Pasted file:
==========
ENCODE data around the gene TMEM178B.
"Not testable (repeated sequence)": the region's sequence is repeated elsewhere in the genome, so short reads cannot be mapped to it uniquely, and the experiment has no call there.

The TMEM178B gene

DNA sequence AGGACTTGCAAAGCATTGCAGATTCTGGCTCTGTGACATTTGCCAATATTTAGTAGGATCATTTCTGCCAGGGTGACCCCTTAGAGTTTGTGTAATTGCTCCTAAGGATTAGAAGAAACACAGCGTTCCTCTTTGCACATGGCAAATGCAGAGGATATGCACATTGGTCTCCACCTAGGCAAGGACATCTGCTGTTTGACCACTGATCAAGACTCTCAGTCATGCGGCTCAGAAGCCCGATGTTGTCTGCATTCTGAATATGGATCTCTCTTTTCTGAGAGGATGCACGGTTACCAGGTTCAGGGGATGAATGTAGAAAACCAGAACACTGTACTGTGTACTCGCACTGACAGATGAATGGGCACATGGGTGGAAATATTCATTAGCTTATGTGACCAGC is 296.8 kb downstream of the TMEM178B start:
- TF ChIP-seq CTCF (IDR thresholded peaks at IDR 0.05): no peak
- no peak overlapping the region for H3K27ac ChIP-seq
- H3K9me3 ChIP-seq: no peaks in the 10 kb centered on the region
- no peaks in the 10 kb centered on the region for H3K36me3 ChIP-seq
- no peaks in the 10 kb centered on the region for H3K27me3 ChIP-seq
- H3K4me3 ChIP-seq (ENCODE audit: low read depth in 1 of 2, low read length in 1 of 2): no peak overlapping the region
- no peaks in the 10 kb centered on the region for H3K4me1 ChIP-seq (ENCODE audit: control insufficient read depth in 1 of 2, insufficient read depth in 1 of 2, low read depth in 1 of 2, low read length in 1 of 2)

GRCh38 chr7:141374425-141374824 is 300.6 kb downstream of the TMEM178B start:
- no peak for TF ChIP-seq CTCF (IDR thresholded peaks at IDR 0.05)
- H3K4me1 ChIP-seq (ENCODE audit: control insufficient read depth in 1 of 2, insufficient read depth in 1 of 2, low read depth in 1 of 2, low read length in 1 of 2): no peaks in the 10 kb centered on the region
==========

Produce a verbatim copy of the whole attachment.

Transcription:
ENCODE data around the gene TMEM178B.
"Not testable (repeated sequence)": the region's sequence is repeated elsewhere in the genome, so short reads cannot be mapped to it uniquely, and the experiment has no call there.

The TMEM178B gene

DNA sequence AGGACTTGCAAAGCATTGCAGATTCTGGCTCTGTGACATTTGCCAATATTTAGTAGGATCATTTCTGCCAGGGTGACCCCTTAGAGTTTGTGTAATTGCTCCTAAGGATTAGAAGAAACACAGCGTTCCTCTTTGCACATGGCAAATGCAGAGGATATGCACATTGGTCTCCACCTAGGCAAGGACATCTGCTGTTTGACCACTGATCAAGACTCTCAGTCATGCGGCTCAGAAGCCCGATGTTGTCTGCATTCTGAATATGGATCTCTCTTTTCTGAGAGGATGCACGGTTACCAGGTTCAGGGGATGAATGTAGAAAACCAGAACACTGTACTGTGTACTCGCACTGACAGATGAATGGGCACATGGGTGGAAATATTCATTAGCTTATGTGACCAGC is 296.8 kb downstream of the TMEM178B start:
- TF ChIP-seq CTCF (IDR thresholded peaks at IDR 0.05): no peak
- no peak overlapping the region for H3K27ac ChIP-seq
- H3K9me3 ChIP-seq: no peaks in the 10 kb centered on the region
- no peaks in the 10 kb centered on the region for H3K36me3 ChIP-seq
- no peaks in the 10 kb centered on the region for H3K27me3 ChIP-seq
- H3K4me3 ChIP-seq (ENCODE audit: low read depth in 1 of 2, low read length in 1 of 2): no peak overlapping the region
- no peaks in the 10 kb centered on the region for H3K4me1 ChIP-seq (ENCODE audit: control insufficient read depth in 1 of 2, insufficient read depth in 1 of 2, low read depth in 1 of 2, low read length in 1 of 2)

GRCh38 chr7:141374425-141374824 is 300.6 kb downstream of the TMEM178B start:
- no peak for TF ChIP-seq CTCF (IDR thresholded peaks at IDR 0.05)
- H3K4me1 ChIP-seq (ENCODE audit: control insufficient read depth in 1 of 2, insufficient read depth in 1 of 2, low read depth in 1 of 2, low read length in 1 of 2): no peaks in the 10 kb centered on the region